A girl helps an old woman complete a crossword puzzle and then says goodbye to her, then the camera follows the girl to an adjoining room where the girl says goodbye to another old woman, the same thing happens again until finally the girl arrives a room where your mother is. Petite Maman puts us in what is clearly a hospice for the elderly and without further explanation, we understand that the girl’s grandmother, her mother’s mother, has passed away. The following minutes are fundamental for understanding the whole plot because they reflect a discreet complicity between mother and daughter, it is a complementarity that is manifested with the little girl’s hands taking some sandwiches to her mother’s mouth while she drives.
Celine Sciammawho a few years ago directed the arrogance Portrait of a Woman on Fire (2019), builds the film around the void left by the death of a mother and the reflection of the definition of identity that intertwines between mothers and daughters. The story is based on a fantasy where time loses relevance and where childhood innocence is the main protagonist. Sciamma has an impeccable mastery of this capacity for surprise that children have and which is played by Nelly, the lonely, curious and intelligent little girl.
It is inevitable to enter the spaces of the old house that the deceased grandmother left behind or to get lost in the forest that surrounds it. When Nelly meets another girl in the woods, the intimacy that develops between them is immediate, almost natural. The movie will then explain to us why and this whole puzzle full of sweetness will find a meaning that goes straight to the heart.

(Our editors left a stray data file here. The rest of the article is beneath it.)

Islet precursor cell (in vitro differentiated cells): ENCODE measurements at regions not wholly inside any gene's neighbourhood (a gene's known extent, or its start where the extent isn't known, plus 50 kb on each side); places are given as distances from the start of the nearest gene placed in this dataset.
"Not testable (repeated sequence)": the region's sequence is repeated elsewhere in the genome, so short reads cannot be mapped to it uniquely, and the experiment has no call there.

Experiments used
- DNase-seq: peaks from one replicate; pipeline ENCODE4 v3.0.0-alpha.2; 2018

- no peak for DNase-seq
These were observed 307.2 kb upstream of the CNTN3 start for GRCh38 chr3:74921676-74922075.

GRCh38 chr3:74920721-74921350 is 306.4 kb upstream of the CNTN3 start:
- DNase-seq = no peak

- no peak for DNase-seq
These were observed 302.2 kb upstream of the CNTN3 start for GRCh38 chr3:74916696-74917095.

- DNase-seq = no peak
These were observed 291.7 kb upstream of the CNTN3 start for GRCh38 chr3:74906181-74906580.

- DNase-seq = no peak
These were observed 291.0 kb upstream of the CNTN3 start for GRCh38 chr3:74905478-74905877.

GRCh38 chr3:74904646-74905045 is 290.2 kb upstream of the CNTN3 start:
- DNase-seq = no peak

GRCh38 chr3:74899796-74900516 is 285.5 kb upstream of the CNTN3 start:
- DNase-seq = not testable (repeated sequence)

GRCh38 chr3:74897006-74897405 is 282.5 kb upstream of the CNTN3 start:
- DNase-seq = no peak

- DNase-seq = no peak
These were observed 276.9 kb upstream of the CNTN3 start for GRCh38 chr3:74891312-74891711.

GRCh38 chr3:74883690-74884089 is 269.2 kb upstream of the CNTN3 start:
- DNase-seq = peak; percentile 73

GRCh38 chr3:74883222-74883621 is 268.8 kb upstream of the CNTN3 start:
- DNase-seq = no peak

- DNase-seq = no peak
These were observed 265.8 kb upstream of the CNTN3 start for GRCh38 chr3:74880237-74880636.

Petite Mama (2021) It is a carefully crafted film, with a contemplative attitude and at the same time contagious in its delicate and sensitive spirit. The inevitable loneliness we all feel as children at some point is reflected on the screen and mixed with that sense of bewilderment to understand everything that happens around us. The dialogues are precise and the paintings frame spaces that seem taken from a children’s book with some fascinating story.
The acting work falls to the twins Joséphine and Gabrielle Sanz, who play Nelly and Marion, the two girls who seem to get confused and whose bond is built like the hut of branches and logs that form in the middle of the forest. Imagination has to fly and the two interpret this journey with a solidity that seems loaded with experience.
The connection between generations, the meeting of the past, the construction of a feminine identity and the design of a world of its own are presented in a subtle and brilliant way. This is a great film, made by a director who continues to build a remarkable filmography and which will inevitably make us think of our mother, Spanish for Petite Maman.